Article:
Where Do Idaho Lawmakers Get Their Campaign Cash?
New AARP Report Shows Flow of Biz and PAC Money into Gem State Politics
BOISE, Idaho, May 12, 2012 /PRNewswire-USNewswire/ -- Are the concerns of moneyed special interests outweighing the voices of the Idaho's largest voting group, the 50+? Fueled by member concern on the issue, AARP Idaho released its first Annual Idaho Campaign Contributions Report this morning showing the flow of corporate, business and political action committee (PACs) money into Idaho political campaigns.
From tackling the state budget shortfall with new revenues (such as closing business tax loopholes), as opposed to cutting critical programs, to protecting patients' legal rights as expressed in their advanced medical directives, the state's 50+ found their top issues and concerns fell on deaf ears at the State Capitol. Turning their disappointment into action, AARP volunteers poured over candidate campaign filings to compile the report.
"The outcomes of this past legislative session left many AARP members believing that Idaho has a golden rule, and, that is, those who have the gold make the rules," said Jim Wordelman, State Director for AARP in Idaho. "When the most powerful voting group in Idaho, voters aged 50 and older, feels that their voices and issues are ignored by state lawmakers, we've got an issue of public confidence in the system."
Key findings from the AARP Annual Idaho Campaign Contributions Report: Corporate, Business & PAC Money in Idaho Politics include:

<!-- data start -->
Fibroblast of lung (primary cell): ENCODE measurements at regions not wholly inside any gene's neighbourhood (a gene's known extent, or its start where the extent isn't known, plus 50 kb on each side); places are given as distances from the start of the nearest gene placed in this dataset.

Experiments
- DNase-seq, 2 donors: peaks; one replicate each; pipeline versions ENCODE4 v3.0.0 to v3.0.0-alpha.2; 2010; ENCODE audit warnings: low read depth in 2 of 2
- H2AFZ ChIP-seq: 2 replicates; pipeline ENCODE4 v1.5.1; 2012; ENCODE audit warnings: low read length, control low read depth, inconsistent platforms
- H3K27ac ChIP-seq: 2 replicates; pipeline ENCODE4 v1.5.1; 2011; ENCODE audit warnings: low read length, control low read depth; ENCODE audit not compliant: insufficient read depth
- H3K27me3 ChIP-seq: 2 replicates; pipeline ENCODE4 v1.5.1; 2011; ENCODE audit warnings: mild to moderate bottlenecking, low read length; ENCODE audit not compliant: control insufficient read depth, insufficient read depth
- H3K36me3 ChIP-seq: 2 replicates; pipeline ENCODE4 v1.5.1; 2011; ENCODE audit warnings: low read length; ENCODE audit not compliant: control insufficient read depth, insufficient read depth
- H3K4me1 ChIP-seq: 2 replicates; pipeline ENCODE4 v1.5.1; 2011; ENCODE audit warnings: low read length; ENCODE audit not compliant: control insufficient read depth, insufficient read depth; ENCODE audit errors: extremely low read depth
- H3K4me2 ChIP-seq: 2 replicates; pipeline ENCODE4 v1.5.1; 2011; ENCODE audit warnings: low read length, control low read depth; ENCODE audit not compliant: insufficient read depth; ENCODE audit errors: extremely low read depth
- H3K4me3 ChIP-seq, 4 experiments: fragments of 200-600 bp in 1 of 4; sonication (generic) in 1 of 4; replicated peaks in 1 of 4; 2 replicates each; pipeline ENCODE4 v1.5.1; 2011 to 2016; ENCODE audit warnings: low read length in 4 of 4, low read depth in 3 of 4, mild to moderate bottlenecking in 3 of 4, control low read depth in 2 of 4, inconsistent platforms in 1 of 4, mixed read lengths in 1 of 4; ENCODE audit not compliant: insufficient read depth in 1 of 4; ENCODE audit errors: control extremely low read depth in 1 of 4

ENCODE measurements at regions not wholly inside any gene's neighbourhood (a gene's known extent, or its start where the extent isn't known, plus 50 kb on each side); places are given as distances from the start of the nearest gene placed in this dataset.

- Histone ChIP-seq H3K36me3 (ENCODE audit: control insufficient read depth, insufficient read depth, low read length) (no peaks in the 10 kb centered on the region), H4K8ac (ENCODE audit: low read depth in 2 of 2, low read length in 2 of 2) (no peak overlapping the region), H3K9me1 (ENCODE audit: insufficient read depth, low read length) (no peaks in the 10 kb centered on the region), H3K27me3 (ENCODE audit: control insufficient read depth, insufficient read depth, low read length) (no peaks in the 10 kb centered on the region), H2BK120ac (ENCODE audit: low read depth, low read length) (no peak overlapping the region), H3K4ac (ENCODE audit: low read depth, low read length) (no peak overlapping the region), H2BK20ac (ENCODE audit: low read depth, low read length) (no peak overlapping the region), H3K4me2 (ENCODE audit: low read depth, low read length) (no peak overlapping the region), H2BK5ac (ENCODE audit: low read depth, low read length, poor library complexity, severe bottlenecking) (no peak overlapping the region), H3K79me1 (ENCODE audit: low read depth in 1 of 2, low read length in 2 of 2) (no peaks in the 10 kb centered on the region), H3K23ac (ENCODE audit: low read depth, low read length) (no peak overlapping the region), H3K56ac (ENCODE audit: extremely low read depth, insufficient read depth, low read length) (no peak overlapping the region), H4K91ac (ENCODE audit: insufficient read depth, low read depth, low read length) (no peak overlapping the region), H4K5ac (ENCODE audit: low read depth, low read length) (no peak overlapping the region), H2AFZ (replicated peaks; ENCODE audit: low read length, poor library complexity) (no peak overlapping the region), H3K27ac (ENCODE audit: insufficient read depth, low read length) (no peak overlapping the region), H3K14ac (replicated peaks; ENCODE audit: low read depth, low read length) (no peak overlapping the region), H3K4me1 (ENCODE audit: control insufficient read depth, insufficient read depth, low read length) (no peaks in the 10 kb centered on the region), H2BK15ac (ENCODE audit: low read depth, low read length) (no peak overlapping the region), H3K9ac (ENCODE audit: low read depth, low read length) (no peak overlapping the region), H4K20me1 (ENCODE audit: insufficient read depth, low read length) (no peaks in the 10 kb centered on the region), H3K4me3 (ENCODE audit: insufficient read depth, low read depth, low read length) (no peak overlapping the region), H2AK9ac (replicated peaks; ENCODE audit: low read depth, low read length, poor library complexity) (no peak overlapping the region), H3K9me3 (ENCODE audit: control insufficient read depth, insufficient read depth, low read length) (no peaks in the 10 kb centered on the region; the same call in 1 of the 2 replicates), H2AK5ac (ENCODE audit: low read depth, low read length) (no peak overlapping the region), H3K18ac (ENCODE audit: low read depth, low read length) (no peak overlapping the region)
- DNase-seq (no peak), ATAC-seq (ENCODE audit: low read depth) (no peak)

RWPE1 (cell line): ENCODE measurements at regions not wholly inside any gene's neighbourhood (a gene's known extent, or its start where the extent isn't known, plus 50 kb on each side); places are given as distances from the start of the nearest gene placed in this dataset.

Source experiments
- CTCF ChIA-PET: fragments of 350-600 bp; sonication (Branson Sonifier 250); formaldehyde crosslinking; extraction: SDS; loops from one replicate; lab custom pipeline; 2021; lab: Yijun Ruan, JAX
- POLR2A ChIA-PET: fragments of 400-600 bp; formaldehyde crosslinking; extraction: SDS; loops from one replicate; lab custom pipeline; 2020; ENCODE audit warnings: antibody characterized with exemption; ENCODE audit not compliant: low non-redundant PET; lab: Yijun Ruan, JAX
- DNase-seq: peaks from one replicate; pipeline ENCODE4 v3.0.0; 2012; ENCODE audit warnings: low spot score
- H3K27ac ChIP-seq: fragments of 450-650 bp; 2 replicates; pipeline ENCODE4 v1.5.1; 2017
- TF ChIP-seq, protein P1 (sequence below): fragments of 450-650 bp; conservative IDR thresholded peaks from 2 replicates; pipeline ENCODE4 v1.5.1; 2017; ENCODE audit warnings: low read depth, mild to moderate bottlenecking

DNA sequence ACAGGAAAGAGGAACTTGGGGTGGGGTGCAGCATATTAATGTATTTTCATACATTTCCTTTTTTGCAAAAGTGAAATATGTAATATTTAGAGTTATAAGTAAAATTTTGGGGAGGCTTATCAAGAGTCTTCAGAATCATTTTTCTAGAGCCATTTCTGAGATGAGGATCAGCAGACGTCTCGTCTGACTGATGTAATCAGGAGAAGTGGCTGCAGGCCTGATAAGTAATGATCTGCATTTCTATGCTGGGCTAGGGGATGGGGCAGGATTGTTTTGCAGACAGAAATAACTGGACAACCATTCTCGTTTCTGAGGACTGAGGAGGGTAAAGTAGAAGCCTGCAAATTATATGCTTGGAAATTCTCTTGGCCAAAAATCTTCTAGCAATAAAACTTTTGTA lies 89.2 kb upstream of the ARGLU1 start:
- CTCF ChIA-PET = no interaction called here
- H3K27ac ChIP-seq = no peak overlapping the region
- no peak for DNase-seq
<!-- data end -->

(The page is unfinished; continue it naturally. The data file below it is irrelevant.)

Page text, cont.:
- $2.7 million in campaign contributions from corporations, businesses and PACs poured into the 2010 races of the winning candidates for Governor, Lt. Governor and State Legislature.
- 35% of all contributions by corporations, businesses and PACs came from outside of Idaho.
- 34 legislators received 90% or more of their campaign contributions from the groups – for seven, these contributions accounted for 100% of their campaign contributions.
- 87% of Idaho's 107 state lawmakers received the majority of their campaign funds from corporations, businesses and PACs – leaving just 14 lawmakers who didn't.
"State government officials and processes are often viewed as more responsive to moneyed special interests than those of the general public – low public confidence in state politics can lead to a broken system," added Wordelman. "AARP is committed to working with state lawmakers to restore public trust in Idaho's political system – that means ensuring the public voice is heard."
The AARP report goes on to make several policy recommendations including: requiring candidates for public office in Idaho to raise the majority of their campaign funds from individual donors who live in the candidate's district; establishing and strictly enforcing limits on contributions to, and by, PACs; and setting limits on how much money can be given to state political parties.
The AARP report can be found on-line: http://assets.aarp.org/www.aarp.org_/cs/elec/final_aarp_2010_annual_idaho_campaign_contributions_report.pdf
AARP is Idaho's largest membership organization with 180,000 members.
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SOURCE AARP Idaho